In the past few years, warehousing and distribution has undergone a major identity shift. Gone are the days when a distribution center (DC) was regarded as simply a place to stash goods before shipping them off to a retail store or end-customer. Now, warehouses hum with cutting-edge technology, and the C-suite is beginning to recognize the essential role distribution plays in driving repeat sales and profitability.
The latest installment of the multiyear “Logistics 2030: Navigating a Disruptive Decade” study makes that clear, showing that the function is attracting both management attention and investment dollars like never before. (For more on the “Logistics 2030” study, see sidebar below.)
“The real tell-tale sign that the perception has changed is that companies that traditionally would have invested in stores, in factories, and in marketing are spending some pretty big dollars on expanding their fulfillment network,” says Brian Gibson, a professor at Alabama’s Auburn University and co-author of the report.
According to the study, this evolution has been driven largely by e-commerce—or more precisely, e-commerce’s disruptive effect on the retail supply chain (often called the “Amazon effect”), which has spilled over into other industry sectors. This wide-reaching shift in how people buy goods and services has pushed more DCs into the direct-to-consumer fulfillment game and intensified the pressure to provide speedy service. As one executive quoted in the report noted, “Amidst a cultural change from the way things have been done for a long time, we’re now using DCs to directly serve end-customers.”
Gibson and his co-author, Auburn professor Rafay Ishfaq, predict that over the next decade, customer expectations will continue to grow and that to respond to them, DCs will need to enact transformational change in three areas: tactics, talent, and technology. (For more on the study’s findings, see the infographic in this issue.)
A change in tactics
To meet those rising expectations, many companies plan to expand their distribution networks so as to be closer to (and thus, provide faster service to) their customers. As Gibson points out, “proximity is key for speed.”
“For too long, many organizations had focused on consolidation and minimization of the number of [warehousing] facilities and streamlining inventory,” Gibson says. “As a result, there wasn’t much inventory for them to fall back on when the challenges [of 2020] began.”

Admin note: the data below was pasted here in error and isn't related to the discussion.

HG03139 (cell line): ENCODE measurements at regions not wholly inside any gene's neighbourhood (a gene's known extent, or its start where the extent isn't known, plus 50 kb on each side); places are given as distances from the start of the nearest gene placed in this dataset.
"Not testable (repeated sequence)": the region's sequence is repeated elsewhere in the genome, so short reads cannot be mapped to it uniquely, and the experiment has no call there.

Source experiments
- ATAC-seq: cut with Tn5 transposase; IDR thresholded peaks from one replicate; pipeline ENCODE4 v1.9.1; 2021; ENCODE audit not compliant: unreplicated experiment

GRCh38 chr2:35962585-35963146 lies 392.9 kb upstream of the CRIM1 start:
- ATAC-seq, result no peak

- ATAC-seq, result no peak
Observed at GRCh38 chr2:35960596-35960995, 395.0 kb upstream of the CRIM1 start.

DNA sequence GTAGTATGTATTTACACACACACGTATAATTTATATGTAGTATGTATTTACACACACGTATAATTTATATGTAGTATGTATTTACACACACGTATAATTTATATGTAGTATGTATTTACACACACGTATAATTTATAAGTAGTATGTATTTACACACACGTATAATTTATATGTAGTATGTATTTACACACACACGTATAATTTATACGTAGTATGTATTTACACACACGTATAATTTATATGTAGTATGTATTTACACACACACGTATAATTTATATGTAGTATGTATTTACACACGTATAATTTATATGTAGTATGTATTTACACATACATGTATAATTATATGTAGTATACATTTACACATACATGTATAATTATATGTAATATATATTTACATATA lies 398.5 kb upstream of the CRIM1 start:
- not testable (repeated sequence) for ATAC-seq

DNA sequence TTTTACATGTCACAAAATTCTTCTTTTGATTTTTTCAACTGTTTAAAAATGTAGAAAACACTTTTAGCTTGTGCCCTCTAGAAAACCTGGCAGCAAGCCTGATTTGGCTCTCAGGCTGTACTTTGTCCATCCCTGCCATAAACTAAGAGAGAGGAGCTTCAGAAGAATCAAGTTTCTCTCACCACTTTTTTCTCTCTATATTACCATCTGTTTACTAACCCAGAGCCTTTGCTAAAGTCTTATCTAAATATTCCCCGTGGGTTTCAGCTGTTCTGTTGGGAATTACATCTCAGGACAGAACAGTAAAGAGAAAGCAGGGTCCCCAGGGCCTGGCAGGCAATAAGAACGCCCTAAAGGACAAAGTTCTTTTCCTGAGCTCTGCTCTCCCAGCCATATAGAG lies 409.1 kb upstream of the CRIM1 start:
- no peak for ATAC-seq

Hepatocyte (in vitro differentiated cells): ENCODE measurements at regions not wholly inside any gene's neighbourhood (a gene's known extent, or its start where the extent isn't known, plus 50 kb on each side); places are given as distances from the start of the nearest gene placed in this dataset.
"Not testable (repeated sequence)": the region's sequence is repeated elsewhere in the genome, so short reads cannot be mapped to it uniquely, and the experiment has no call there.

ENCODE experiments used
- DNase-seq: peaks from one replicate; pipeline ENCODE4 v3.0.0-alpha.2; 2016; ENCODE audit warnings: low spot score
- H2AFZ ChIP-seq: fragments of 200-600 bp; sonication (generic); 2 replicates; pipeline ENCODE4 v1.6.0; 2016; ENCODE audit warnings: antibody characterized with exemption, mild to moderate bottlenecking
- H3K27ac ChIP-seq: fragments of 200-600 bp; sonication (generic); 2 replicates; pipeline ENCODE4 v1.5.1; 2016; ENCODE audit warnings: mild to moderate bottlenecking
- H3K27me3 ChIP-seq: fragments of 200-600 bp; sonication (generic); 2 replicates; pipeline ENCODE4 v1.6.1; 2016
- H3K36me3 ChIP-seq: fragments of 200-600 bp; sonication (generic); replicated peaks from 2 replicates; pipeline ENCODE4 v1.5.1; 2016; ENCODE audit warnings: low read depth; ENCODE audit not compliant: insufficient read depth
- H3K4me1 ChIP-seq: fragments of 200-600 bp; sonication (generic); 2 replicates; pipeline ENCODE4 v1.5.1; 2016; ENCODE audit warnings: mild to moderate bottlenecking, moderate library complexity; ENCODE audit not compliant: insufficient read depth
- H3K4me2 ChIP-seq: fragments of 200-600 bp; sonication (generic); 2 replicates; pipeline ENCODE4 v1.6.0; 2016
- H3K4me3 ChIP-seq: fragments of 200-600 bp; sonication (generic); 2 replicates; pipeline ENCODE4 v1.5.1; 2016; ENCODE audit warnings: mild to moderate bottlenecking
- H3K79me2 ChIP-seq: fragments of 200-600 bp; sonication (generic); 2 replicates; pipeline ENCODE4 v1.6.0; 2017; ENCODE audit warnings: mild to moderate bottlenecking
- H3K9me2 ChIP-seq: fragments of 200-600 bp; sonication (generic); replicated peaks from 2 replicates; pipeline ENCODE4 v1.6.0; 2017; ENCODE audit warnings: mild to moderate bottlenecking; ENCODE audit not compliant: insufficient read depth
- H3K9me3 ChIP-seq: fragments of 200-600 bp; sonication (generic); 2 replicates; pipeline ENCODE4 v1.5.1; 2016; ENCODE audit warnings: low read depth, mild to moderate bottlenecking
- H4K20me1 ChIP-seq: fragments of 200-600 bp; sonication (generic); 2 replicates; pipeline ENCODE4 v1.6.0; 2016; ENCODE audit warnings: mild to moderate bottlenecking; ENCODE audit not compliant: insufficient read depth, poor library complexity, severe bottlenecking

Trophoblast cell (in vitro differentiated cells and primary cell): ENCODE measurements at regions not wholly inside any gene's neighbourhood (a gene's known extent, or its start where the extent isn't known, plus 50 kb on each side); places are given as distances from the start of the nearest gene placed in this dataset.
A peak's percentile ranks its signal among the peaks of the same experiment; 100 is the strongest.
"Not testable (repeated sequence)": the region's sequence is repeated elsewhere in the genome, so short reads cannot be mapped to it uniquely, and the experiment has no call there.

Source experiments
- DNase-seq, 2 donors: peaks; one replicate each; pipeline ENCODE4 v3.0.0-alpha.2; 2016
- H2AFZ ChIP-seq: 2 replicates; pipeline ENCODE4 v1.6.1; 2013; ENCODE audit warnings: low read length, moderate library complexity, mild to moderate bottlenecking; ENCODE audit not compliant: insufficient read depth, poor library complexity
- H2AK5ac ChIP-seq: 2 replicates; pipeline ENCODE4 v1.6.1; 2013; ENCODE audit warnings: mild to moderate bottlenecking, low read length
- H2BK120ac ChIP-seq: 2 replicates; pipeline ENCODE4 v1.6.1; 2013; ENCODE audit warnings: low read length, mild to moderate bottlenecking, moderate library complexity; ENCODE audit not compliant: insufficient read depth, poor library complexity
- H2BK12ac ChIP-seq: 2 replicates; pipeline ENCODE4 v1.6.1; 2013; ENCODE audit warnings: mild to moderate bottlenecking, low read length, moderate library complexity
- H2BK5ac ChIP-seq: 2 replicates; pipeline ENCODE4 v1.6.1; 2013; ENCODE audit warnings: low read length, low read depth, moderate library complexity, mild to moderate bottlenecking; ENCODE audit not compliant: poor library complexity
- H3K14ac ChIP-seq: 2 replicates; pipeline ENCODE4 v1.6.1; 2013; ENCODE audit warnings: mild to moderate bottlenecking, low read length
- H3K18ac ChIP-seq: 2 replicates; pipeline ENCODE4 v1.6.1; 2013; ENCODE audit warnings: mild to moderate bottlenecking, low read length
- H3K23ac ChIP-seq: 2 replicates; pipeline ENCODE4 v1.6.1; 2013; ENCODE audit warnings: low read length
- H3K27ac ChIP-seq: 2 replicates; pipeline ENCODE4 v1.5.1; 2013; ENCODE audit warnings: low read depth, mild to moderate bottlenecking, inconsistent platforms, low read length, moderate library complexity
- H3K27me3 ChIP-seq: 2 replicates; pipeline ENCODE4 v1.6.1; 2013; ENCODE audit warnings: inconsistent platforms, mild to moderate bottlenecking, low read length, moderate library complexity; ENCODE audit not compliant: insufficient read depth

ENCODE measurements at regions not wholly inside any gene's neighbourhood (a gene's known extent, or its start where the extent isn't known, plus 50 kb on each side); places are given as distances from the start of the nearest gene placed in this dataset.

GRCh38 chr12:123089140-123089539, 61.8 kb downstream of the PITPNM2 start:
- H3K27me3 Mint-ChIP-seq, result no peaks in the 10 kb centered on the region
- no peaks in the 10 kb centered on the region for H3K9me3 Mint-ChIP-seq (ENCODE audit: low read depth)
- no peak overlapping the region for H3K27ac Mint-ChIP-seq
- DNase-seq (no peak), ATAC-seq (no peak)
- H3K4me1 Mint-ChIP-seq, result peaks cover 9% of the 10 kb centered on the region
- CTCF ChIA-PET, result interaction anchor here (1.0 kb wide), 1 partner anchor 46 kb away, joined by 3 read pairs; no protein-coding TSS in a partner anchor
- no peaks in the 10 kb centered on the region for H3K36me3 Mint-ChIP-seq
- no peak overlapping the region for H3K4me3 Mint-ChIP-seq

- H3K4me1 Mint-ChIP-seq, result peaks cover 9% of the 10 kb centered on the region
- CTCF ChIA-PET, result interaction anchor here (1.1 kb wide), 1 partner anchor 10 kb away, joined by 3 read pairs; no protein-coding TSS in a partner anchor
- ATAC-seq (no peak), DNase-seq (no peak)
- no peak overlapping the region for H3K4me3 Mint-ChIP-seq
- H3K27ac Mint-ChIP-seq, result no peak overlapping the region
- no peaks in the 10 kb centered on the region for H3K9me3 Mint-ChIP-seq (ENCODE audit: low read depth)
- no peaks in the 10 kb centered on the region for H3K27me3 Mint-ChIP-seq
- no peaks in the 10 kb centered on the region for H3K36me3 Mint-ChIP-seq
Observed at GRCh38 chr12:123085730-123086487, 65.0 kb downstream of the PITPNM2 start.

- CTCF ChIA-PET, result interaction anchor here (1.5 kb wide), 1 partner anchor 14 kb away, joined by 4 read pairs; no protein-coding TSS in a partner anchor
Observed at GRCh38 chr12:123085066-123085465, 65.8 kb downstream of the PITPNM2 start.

It’s not just the location, but also the size and scope of these DCs that is slated to change. “Instead of giant centralized warehouses, we will see more small facilities or depots being serviced by centralized facilities,” Gibson says. “We will see more inventory pushed out into marketplace in order to have it in closer proximity to customers.”
Those DC network expansions are expected to coincide with increasing customer demands for customization and a wider variety of goods. According to the study, 96% of respondents said they believe warehousing and distribution will become more complex over the coming decade.
In light of these trends, it’s not surprising that more companies are turning to third-party logistics service providers (3PLs), Gibson says. Currently, 60% of the study’s respondents are using a 3PL; that number is projected to jump to 70% by 2030. Given the major changes occurring in warehousing and distribution, respondents expect that the capabilities they’ll want in their 3PL providers in 2030 will be different from what they want today. The study indicated it will become increasingly important for a 3PL to have an extensive national network that provides an array of services, to offer flexible capacity, and to have the latest technology and automated systems in place.
The talent show (or no show)
If redesigning their distribution networks weren’t challenge enough, DC leaders will likely face continuing staffing difficulties in the decade to come.
Labor shortages are nothing new for the industry. When Gibson and his team began work on the study last year, more than 80% of respondents reported having difficulty finding hourly workers.
The reasons for that are well known. “It’s not fun work,” Gibson admits. “It’s repetitive at times, it involves heavy lifting, and it’s not always in the most pleasant working conditions. It’s very different from working in an office environment.”
The hiring challenges remained even when the pandemic hit and unemployment skyrocketed. “The labor market stayed pretty resilient in warehousing and distribution because it became a truly essential type of role for companies to maintain flows to their customer,” Gibson explains. “In a lot of cases, companies—especially retailers and manufacturers—were not laying off warehousing employees; they were hiring throughout the pandemic.”